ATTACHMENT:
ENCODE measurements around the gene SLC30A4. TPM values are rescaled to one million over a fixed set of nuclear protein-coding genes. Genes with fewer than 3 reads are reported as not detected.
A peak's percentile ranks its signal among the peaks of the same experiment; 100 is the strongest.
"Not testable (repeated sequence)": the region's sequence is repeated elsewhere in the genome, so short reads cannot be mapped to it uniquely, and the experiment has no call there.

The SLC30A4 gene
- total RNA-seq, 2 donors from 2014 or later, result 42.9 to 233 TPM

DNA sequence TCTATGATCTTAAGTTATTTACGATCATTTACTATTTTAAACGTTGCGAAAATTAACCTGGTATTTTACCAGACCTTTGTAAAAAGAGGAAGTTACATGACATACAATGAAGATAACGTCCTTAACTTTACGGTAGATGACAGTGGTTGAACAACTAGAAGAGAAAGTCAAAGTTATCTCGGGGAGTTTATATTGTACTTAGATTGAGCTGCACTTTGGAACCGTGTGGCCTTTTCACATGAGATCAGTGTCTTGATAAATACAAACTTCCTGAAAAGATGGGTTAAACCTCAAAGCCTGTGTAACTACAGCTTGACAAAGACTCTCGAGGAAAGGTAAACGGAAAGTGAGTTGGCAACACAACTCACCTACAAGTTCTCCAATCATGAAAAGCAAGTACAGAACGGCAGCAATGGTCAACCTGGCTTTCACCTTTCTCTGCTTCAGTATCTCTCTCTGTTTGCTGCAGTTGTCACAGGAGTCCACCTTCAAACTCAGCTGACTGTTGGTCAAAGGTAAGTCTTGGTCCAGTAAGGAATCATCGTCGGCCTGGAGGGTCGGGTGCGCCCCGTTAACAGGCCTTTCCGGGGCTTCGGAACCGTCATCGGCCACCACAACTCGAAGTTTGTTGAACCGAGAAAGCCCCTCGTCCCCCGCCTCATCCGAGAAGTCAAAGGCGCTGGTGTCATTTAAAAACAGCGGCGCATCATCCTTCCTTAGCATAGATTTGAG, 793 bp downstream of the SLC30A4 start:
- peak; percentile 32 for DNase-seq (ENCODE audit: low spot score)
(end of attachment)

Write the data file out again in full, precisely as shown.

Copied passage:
ENCODE measurements around the gene SLC30A4. TPM values are rescaled to one million over a fixed set of nuclear protein-coding genes. Genes with fewer than 3 reads are reported as not detected.
A peak's percentile ranks its signal among the peaks of the same experiment; 100 is the strongest.
"Not testable (repeated sequence)": the region's sequence is repeated elsewhere in the genome, so short reads cannot be mapped to it uniquely, and the experiment has no call there.

The SLC30A4 gene
- total RNA-seq, 2 donors from 2014 or later, result 42.9 to 233 TPM

DNA sequence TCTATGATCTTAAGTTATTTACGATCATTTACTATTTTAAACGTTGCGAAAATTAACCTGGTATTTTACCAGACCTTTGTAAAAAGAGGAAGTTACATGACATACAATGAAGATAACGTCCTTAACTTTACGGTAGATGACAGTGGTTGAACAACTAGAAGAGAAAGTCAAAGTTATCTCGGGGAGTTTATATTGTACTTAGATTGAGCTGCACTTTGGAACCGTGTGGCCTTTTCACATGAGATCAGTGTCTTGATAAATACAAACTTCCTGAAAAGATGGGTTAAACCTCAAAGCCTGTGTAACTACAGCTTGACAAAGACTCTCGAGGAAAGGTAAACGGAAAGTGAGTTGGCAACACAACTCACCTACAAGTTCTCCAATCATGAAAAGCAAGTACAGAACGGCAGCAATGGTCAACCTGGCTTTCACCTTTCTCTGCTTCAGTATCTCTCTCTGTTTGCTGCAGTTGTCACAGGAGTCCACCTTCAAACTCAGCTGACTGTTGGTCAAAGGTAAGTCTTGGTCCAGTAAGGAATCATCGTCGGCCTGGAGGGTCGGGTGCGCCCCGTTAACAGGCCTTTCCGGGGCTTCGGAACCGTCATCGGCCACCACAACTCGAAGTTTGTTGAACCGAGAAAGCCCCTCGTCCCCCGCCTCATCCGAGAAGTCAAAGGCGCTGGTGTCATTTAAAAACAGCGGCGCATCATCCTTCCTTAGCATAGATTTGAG, 793 bp downstream of the SLC30A4 start:
- peak; percentile 32 for DNase-seq (ENCODE audit: low spot score)